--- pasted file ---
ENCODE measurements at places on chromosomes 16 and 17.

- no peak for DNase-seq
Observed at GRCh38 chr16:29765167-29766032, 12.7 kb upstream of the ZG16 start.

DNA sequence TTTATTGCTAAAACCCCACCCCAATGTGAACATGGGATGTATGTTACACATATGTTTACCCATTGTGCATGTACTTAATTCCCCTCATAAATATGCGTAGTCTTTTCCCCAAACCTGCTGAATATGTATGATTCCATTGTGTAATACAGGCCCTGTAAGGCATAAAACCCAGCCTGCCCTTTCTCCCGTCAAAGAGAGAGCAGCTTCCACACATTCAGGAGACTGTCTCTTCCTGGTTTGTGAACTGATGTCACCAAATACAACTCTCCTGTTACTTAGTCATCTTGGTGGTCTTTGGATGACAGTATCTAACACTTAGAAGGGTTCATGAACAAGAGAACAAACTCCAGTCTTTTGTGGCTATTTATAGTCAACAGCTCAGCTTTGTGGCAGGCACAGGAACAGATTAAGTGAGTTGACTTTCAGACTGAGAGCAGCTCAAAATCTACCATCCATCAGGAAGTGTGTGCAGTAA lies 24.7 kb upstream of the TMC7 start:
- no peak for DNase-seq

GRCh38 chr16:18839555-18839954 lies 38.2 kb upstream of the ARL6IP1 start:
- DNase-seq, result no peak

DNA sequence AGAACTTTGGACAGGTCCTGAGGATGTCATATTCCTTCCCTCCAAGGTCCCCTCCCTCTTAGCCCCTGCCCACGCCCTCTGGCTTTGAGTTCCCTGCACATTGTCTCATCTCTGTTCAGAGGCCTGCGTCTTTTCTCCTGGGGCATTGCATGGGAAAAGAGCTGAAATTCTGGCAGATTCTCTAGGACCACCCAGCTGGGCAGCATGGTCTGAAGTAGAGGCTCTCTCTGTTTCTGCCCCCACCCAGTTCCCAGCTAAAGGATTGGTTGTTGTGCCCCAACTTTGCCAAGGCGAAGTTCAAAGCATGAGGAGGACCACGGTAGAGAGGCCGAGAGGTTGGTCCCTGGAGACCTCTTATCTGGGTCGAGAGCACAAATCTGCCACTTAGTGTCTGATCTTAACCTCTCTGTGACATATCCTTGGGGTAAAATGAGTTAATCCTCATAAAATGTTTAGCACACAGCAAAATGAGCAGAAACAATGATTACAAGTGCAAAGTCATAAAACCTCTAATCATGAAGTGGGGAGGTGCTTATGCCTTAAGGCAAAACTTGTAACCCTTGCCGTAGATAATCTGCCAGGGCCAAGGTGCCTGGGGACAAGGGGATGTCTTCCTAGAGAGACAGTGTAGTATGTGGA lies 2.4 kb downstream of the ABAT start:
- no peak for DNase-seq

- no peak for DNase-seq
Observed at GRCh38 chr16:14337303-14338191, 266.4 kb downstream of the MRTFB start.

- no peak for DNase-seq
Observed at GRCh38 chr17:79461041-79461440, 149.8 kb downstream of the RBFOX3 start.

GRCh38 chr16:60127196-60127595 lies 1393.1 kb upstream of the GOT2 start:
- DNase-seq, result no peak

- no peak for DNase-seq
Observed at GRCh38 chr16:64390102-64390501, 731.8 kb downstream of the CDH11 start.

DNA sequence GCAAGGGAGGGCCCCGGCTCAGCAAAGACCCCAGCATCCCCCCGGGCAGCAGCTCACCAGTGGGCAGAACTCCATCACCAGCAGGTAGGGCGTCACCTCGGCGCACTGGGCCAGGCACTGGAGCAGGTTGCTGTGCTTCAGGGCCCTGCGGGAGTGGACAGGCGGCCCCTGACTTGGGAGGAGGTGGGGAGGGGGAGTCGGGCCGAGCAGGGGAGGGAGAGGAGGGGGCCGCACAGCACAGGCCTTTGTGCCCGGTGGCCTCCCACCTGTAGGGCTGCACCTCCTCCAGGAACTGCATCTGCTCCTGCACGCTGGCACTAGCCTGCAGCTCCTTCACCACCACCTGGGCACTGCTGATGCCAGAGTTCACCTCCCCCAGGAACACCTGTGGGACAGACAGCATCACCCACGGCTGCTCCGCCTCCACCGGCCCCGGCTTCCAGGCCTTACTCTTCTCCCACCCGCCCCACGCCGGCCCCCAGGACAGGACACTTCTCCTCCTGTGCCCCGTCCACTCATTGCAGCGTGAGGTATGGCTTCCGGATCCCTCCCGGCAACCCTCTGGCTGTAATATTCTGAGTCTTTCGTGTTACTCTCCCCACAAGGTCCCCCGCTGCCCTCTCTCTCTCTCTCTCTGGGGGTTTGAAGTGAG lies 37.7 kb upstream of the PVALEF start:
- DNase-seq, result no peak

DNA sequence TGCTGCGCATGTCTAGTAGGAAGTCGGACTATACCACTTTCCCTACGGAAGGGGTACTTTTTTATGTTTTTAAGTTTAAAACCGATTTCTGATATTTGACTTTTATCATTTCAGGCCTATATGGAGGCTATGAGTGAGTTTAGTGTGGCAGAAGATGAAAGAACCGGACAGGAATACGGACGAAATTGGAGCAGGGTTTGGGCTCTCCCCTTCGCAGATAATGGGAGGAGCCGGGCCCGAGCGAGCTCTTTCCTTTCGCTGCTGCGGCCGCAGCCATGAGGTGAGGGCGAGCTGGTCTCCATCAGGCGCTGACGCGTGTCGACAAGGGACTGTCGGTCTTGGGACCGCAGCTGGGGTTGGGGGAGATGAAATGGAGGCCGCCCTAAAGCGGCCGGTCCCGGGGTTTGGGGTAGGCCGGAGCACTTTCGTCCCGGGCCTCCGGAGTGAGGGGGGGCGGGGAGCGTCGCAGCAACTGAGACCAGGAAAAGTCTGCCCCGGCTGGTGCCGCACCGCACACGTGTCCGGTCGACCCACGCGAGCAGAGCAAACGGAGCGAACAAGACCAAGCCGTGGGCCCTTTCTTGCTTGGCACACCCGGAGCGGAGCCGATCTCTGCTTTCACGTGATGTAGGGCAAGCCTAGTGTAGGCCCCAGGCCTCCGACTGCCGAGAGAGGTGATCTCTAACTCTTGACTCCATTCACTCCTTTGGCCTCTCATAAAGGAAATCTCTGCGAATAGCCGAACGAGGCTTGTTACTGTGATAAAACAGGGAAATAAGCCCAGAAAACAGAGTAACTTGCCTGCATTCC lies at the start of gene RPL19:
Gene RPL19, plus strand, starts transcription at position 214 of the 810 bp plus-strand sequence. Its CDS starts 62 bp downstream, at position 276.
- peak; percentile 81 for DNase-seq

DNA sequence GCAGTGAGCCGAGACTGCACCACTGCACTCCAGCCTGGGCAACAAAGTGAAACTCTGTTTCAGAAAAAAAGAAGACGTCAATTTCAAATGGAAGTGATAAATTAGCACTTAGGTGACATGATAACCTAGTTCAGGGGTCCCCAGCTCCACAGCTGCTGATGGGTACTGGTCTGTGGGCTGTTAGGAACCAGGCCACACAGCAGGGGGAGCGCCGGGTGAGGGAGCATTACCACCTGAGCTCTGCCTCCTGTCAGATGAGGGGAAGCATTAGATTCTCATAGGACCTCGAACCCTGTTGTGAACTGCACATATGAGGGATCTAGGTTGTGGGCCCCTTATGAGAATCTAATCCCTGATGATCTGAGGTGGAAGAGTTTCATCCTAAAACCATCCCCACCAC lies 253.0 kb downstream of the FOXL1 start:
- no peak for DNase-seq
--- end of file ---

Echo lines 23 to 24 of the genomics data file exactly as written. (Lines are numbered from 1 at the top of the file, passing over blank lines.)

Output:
DNA sequence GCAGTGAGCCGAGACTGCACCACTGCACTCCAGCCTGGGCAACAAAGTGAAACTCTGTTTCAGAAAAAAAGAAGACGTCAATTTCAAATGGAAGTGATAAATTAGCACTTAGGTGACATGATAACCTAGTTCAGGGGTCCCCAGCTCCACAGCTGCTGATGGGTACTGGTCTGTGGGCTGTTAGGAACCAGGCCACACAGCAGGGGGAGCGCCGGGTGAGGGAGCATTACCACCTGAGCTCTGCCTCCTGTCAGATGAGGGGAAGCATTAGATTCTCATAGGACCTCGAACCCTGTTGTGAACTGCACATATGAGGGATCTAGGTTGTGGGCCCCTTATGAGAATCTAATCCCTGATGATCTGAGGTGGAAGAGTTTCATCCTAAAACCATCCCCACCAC lies 253.0 kb downstream of the FOXL1 start:
- no peak for DNase-seq